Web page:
During the recent stock market highs, you couldn’t blame the average person for thinking we were on the verge of another digital revolution with the advent of non-fungible tokens (NFTs), cryptocurrencies (e.g., Bitcoin, Ethereum, USDC), decentralized autonomous organizations (DAOs), Web3, and the metaverse.
Some were so manic in their belief in software’s self-evident divinity, their irrational exuberance mirrored the apocalyptic fervor of the “end times” and the second coming of Christ himself. Billions of dollars poured into these new companies in the hopes of another digital gold rush by venture capitalists.
Billions of dollars evaporated. Now, the next hype cycle is “generative AI,” with the hopes of ushering in a 4th Industrial Revolution.
Where did this exuberant faith in technology originate?
Marc Andreessen’s seminal essay summed it up nicely back in the Wall Street Journal in August 2011: “In short, software is eating the world.”
Time proved him correct. So much of our lives runs and depends on software ceaselessly functioning. The last decade undoubtedly proves tech’s national and global dominance. During the worst of the pandemic, the top five Big Tech firms (at the time) constituted 23% of the S&P 500.
Putting the numbers aside for a moment, take a closer look at his phrase that launched a thousand startups: “software is eating the world.”
The world, being Earth, is a finite object. A massive object, nonetheless, but it’s bounded by space and time, as is everything else existing on and within it.
Software is personified.
Software is an entity outside of the world to eat it.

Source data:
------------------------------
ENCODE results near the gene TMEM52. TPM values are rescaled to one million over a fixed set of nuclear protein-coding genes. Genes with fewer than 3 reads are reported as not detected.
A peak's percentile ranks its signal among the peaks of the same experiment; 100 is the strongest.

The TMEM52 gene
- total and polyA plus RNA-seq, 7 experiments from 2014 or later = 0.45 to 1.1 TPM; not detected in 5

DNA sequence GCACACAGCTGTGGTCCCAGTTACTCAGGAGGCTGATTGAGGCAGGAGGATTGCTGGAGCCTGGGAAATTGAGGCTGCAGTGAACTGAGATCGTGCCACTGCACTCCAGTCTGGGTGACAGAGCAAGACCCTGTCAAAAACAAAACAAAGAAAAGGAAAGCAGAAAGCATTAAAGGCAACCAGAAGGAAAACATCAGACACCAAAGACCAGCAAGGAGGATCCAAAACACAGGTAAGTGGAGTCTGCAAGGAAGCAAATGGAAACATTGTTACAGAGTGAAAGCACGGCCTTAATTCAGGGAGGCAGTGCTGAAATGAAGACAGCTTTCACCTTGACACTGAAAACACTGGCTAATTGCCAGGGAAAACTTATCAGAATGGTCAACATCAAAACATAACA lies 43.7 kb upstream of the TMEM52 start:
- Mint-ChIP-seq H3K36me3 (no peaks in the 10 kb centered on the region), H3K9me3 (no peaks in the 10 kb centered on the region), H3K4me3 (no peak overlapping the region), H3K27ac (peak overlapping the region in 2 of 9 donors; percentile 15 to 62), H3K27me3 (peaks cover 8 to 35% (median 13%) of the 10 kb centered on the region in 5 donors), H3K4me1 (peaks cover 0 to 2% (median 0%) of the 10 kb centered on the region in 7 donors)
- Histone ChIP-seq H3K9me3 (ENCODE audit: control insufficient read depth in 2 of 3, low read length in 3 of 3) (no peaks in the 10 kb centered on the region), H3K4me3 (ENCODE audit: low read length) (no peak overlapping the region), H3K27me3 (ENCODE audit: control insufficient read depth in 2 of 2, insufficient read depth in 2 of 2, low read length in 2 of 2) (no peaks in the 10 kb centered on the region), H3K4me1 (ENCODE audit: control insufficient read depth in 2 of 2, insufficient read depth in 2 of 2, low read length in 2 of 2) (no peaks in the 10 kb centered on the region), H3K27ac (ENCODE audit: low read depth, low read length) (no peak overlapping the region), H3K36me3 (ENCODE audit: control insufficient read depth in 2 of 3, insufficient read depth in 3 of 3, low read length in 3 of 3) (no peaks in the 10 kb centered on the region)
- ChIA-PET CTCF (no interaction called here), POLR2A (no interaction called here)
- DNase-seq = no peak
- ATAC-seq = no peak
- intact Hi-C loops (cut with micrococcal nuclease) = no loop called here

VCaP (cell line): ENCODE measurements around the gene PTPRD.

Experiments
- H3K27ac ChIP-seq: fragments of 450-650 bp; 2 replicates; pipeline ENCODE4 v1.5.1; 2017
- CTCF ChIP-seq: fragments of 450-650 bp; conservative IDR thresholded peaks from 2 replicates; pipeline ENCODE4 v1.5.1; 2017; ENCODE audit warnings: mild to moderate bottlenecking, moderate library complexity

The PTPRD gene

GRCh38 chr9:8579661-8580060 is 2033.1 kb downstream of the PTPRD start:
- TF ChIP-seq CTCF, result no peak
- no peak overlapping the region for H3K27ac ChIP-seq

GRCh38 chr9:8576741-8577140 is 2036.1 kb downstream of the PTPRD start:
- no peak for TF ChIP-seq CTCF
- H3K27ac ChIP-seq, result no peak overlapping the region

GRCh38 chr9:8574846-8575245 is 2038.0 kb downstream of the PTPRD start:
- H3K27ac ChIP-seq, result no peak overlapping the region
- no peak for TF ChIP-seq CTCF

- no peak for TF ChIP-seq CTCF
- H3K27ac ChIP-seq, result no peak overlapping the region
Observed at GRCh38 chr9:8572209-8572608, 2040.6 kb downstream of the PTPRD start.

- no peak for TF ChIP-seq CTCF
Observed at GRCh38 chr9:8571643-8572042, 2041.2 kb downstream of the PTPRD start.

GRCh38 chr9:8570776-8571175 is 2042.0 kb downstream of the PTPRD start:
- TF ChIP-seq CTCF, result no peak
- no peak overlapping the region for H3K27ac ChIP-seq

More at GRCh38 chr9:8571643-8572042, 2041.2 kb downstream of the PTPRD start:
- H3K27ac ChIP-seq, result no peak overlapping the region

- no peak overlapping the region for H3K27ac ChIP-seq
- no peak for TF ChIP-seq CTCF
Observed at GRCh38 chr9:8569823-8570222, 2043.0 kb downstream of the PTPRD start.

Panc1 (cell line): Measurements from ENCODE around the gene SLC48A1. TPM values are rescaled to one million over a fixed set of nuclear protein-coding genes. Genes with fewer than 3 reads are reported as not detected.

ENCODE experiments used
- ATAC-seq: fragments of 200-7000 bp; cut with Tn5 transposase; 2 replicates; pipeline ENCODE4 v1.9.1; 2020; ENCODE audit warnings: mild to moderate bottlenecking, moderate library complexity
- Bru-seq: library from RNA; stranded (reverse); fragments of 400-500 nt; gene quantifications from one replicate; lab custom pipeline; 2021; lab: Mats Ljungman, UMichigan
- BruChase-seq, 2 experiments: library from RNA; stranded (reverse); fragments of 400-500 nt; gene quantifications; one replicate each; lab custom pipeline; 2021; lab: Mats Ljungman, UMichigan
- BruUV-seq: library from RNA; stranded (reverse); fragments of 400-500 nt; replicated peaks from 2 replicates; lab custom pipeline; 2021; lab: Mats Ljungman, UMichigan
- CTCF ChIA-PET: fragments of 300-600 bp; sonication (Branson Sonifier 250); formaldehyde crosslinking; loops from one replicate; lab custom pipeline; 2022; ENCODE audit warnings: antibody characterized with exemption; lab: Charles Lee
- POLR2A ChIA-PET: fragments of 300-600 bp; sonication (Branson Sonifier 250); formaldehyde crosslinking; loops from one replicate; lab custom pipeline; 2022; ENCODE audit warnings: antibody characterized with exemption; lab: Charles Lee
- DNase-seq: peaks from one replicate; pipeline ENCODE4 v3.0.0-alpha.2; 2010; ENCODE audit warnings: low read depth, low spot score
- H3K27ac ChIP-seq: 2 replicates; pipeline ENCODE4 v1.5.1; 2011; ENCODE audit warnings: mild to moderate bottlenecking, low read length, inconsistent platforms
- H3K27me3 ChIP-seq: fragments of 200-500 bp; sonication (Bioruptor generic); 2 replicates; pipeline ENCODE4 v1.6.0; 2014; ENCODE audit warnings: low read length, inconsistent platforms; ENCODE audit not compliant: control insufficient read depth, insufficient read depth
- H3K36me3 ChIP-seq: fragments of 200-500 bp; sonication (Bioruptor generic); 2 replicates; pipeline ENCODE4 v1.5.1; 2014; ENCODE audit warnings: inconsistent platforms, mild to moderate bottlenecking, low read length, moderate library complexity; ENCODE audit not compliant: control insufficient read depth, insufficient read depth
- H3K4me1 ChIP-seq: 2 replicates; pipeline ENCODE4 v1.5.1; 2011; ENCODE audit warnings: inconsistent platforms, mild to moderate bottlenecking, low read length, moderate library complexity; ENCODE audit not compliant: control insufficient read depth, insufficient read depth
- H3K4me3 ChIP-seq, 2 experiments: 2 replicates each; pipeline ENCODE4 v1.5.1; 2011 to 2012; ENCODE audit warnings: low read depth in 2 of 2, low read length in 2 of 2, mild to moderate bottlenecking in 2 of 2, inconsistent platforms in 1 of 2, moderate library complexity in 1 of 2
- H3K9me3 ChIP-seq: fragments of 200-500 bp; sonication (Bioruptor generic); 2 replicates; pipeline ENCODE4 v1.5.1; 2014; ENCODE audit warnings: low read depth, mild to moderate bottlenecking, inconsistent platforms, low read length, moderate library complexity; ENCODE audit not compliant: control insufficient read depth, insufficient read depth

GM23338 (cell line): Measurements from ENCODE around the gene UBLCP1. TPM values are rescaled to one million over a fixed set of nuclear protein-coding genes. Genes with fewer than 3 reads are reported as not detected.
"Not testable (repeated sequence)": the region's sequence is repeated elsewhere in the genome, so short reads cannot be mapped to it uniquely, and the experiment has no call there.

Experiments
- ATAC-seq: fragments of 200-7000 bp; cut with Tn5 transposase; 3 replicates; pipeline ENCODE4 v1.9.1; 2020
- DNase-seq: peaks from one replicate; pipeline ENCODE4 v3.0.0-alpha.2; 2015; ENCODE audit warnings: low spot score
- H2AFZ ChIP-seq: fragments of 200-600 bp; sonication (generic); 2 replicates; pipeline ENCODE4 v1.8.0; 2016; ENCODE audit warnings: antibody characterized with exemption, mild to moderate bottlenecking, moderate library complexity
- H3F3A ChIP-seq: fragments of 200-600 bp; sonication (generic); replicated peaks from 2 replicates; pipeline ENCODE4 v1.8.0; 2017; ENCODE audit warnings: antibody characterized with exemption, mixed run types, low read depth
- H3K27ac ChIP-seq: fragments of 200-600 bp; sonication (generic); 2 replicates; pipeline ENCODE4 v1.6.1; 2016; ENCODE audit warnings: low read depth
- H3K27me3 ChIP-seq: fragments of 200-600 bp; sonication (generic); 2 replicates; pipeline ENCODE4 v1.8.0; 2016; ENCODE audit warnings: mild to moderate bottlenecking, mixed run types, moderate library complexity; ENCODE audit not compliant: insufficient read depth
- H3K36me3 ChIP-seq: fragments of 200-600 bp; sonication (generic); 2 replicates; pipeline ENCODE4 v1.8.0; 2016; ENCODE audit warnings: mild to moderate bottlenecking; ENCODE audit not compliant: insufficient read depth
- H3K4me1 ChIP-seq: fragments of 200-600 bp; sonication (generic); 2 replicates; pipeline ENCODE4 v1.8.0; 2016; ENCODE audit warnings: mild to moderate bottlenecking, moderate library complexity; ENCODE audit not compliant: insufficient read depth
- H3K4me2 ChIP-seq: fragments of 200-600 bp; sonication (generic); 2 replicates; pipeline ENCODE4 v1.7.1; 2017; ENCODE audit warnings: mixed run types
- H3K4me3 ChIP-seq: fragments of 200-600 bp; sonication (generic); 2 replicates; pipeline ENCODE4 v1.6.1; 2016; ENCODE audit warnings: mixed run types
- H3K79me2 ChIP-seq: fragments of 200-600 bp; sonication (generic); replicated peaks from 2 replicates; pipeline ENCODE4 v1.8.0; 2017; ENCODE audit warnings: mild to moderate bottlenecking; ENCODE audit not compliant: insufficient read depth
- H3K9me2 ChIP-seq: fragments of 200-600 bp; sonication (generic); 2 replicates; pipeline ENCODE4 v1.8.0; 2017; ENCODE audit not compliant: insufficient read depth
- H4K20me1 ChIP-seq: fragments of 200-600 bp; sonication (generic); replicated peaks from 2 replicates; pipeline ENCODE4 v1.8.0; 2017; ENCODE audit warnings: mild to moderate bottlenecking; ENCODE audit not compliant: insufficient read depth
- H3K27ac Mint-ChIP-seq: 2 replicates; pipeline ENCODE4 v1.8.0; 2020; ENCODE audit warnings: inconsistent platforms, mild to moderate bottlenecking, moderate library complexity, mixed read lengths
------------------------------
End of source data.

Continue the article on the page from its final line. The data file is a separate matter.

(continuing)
Outside of space and time.
Software, thus unbounded by neither space nor time, transcends the challenges and conditions of its human creators.
And because software can transcend, it can conquer. It has conquered.
Software’s ubiquity abstracts space and compresses time. Operations and functions that used to require countless human labor hours now can be done by code that does not need to rest or eat. All software needs is the electricity feeding the servers where it resides.
Why have we assigned so much human agency to the software we create?
In this light, Andreessen’s essay reads like a pastor’s sermon celebrating the digital triumphing over the physical.
Software’s paradigm shift is irreversible. Andreessen, the prophet of our age, heralded a new era in his canonical sermon.
Software is our God, and our worship of it is the tech industry’s secular faith.
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What happens if our software ‘God’ fails us?
As we experience the latest tech hype cycle of generative artificial intelligence (AI), I can’t help but notice how much we’ve come to idolize emerging technologies like ChatGPT and DALL-E.
Whereas the last hype cycles around the metaverse, crypto, NFTs, and DAOs were fueled by zero interest rate policies and quantitative easing (courtesy of the Federal Reserve), generative AI has neither of those central banking initiatives supporting tech investor-driven cheerleading.
We worship these nascent technologies as if they were already existing Gods.
Generative AI will be a “coming to Jesus” moment for many knowledge workers across a variety of industries. Yet, the most fascinating thing about generative AI isn’t the technology itself, but its manifestation in our minds as a “transcendental God” made in our image.
That image may be nothing more than ones and zeros, but it's those bits that we digest in our new digital reality.
I hope we don’t choke on them.